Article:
To err is human….

I have to chuckle…we’ve all heard that before right?

photo credit anxietypanichealth.com

If you are in my ‘inner circle’ (and don’t worry if you’re not, it’s no big deal and you are more than welcome to come in), you will know that I have been under extreme (perhaps self-imposed) pressure at work.  I have been handed an amazing opportunity to ‘co-manage’ a project: an international conference hosted by my company.  There are many aspects to this conference….however, my involvement is in 3 areas.  Out of those 3 areas, the one I am so anxious over is the exhibition space (trade show hall).

Yes, you heard right….a 10 foot wide by 8 foot deep space with a dark green backdrop, table, 2 chairs and wastebasket is causing me to sob uncontrollably, shake, and become nauseous throughout the day.  This has been happening for the past 2 weeks. Why, you ask?

I don’t really have an answer.  Well, let me clarify-I don’t have an answer that is going to make sense to you!  I had great intentions starting out and all sorts of ideas: drawings/sketches, items to place within the space, happy co-workers to stand in and discuss business opportunities with other people in the industry.  It was all set……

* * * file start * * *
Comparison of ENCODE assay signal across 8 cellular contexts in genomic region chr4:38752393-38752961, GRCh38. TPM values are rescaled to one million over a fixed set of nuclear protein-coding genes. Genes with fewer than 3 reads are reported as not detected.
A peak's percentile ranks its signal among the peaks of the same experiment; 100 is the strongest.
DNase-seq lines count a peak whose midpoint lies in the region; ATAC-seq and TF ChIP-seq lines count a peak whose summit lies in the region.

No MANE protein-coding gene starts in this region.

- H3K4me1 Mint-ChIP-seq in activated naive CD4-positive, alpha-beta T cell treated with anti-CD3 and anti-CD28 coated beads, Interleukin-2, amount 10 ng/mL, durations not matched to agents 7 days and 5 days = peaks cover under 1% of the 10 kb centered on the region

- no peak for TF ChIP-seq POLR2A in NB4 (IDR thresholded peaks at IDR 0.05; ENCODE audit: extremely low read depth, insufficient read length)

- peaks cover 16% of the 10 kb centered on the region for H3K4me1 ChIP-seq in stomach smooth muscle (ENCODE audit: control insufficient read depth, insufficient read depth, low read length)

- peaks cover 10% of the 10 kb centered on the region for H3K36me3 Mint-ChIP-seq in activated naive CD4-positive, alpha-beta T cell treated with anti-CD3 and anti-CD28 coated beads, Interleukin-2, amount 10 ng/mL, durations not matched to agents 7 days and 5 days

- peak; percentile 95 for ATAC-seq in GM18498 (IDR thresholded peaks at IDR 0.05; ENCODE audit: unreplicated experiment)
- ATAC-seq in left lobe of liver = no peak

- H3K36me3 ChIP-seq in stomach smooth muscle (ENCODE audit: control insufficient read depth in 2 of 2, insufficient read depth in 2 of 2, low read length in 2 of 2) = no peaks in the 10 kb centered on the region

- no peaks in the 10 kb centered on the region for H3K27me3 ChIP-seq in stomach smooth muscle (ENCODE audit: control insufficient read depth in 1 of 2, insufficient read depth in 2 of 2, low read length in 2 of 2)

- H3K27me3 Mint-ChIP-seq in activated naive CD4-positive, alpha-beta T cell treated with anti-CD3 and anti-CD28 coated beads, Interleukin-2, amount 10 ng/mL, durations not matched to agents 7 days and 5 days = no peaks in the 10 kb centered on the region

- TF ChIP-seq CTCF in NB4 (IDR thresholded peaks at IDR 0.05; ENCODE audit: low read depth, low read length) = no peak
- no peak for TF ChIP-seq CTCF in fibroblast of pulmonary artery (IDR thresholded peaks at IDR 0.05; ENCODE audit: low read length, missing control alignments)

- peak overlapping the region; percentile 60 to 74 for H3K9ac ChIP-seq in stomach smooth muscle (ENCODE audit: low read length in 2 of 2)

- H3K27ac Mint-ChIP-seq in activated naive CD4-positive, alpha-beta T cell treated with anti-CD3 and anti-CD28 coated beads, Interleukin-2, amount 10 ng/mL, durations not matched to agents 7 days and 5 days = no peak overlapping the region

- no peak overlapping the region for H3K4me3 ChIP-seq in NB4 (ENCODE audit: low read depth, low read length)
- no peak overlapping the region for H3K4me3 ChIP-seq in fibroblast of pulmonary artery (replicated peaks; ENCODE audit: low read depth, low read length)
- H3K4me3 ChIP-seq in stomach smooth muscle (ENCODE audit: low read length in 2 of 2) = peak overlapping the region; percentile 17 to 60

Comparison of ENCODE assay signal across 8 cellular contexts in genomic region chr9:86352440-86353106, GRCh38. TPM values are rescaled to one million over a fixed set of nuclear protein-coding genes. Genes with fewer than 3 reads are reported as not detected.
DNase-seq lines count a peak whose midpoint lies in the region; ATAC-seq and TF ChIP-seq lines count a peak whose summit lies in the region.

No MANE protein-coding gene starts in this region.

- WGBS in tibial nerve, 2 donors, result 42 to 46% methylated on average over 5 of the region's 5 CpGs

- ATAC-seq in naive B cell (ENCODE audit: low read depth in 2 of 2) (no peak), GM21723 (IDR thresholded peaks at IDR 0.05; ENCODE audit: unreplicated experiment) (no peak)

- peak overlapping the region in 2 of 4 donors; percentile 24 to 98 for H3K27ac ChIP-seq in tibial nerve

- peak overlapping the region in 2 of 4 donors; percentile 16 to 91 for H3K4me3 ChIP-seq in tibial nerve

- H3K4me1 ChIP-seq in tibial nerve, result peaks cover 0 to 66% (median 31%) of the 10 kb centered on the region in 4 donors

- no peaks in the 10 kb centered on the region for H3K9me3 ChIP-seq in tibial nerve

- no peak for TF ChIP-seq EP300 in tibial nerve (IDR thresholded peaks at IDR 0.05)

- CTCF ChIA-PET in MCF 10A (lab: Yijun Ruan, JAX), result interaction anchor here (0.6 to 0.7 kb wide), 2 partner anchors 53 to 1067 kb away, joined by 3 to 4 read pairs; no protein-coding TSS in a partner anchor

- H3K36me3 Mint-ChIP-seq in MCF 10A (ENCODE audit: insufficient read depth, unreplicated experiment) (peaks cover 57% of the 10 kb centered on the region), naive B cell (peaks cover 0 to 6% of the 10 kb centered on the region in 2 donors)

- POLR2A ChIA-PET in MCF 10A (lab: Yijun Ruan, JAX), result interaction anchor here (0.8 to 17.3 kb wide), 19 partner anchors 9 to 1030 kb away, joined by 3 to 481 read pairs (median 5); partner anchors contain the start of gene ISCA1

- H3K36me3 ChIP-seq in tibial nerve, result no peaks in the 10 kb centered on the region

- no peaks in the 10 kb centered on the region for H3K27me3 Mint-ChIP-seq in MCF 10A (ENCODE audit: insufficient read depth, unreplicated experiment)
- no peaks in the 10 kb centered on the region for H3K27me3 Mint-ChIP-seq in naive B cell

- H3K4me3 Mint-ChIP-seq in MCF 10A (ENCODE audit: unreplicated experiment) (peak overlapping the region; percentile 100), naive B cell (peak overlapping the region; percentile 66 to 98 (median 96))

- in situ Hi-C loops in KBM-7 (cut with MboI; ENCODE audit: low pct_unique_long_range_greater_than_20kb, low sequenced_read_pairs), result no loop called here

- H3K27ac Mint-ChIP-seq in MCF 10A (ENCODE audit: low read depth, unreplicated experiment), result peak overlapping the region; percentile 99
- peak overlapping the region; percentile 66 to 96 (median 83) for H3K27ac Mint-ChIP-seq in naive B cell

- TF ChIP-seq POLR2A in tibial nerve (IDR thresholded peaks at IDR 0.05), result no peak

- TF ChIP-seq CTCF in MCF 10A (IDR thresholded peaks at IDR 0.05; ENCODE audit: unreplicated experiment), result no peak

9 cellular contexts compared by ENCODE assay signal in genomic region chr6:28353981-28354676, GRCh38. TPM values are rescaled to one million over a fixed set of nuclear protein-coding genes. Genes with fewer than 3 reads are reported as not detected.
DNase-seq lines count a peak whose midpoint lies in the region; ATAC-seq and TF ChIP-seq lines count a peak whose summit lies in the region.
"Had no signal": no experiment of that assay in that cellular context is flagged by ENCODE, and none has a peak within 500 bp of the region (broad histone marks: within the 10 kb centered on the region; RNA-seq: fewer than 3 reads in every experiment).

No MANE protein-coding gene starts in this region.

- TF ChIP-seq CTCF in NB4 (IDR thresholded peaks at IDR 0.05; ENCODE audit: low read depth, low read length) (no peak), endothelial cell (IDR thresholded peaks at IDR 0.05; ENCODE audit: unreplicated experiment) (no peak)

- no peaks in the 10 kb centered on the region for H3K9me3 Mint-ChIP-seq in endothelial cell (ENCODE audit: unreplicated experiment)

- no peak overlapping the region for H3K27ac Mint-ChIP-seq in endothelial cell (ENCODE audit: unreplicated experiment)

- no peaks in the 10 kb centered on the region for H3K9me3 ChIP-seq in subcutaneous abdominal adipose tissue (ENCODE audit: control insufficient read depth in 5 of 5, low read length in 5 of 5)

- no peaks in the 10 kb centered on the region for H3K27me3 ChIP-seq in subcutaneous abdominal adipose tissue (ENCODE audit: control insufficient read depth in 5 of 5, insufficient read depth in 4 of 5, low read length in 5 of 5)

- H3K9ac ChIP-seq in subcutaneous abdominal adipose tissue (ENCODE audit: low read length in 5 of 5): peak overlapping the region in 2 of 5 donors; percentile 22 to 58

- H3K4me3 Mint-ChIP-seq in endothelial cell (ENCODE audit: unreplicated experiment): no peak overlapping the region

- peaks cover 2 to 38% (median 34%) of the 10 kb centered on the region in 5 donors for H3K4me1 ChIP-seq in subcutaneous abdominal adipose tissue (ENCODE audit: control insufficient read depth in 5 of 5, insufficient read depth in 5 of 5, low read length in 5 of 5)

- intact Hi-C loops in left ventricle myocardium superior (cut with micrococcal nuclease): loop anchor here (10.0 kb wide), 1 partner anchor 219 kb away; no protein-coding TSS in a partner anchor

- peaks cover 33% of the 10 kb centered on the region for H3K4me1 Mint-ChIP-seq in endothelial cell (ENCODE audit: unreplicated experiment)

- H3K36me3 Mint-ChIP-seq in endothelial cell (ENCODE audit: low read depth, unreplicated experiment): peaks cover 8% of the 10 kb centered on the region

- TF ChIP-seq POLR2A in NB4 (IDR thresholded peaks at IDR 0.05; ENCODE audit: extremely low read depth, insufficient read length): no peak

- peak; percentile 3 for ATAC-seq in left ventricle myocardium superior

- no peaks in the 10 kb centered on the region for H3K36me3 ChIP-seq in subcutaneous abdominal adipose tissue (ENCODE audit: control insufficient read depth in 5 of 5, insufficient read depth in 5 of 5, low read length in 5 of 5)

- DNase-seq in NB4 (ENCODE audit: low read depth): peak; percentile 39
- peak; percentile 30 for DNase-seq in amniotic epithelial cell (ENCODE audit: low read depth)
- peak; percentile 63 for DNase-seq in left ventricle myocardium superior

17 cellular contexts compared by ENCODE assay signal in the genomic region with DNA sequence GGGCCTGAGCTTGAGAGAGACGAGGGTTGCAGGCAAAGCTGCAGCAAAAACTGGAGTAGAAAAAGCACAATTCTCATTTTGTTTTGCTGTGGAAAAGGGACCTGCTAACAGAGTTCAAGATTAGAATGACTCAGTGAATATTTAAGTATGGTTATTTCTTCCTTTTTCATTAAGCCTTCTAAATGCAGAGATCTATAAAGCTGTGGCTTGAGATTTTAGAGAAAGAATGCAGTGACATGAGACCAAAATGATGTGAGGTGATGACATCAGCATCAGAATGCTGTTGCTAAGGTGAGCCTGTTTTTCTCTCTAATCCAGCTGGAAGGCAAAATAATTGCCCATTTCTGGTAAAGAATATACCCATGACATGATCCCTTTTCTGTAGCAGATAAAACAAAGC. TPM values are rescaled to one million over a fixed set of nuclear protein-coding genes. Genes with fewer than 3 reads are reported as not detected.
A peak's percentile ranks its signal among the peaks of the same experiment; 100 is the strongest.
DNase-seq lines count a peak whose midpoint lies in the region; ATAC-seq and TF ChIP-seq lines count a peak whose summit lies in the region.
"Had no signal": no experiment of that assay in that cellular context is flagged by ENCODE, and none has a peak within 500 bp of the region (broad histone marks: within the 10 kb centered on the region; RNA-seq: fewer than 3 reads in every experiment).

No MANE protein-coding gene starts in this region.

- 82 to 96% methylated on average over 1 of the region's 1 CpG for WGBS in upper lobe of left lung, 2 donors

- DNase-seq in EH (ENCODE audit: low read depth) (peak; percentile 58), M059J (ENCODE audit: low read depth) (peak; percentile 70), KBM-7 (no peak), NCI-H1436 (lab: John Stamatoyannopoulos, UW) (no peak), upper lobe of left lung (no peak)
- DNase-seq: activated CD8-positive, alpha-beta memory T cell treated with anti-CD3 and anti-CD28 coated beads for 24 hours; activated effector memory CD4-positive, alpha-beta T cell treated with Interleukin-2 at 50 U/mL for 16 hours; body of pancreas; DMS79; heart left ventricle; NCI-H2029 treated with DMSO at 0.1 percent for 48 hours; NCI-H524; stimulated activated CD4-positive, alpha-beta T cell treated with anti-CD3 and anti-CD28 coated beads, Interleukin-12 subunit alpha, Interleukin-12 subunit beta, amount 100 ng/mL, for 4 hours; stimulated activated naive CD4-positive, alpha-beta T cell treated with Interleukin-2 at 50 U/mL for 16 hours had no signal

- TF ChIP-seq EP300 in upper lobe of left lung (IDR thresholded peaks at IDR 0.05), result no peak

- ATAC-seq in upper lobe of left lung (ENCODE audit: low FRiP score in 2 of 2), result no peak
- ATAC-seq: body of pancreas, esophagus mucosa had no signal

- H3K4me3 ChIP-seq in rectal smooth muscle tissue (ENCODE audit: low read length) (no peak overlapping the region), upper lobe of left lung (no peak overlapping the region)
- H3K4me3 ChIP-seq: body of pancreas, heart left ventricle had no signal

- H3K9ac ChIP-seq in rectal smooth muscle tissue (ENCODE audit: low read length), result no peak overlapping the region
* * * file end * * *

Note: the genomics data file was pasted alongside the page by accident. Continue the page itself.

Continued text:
Or so I thought.

After all the planning, sketching, calling, emails, and conversations (with my co-manager), it was wrong.  Wrong, you say? Simply put, the president didn’t like it. When I say “IT”, I mean everything.  He didn’t like my drawings and sketches, he didn’t like my advertising idea, he didn’t like my concept.  He just didn’ t like it.

Slap in the face.  I have never had anyone ever say to me that they didn’t like ANY part of an idea I have had.  EVER.

And so I stress.  And stress. And stress.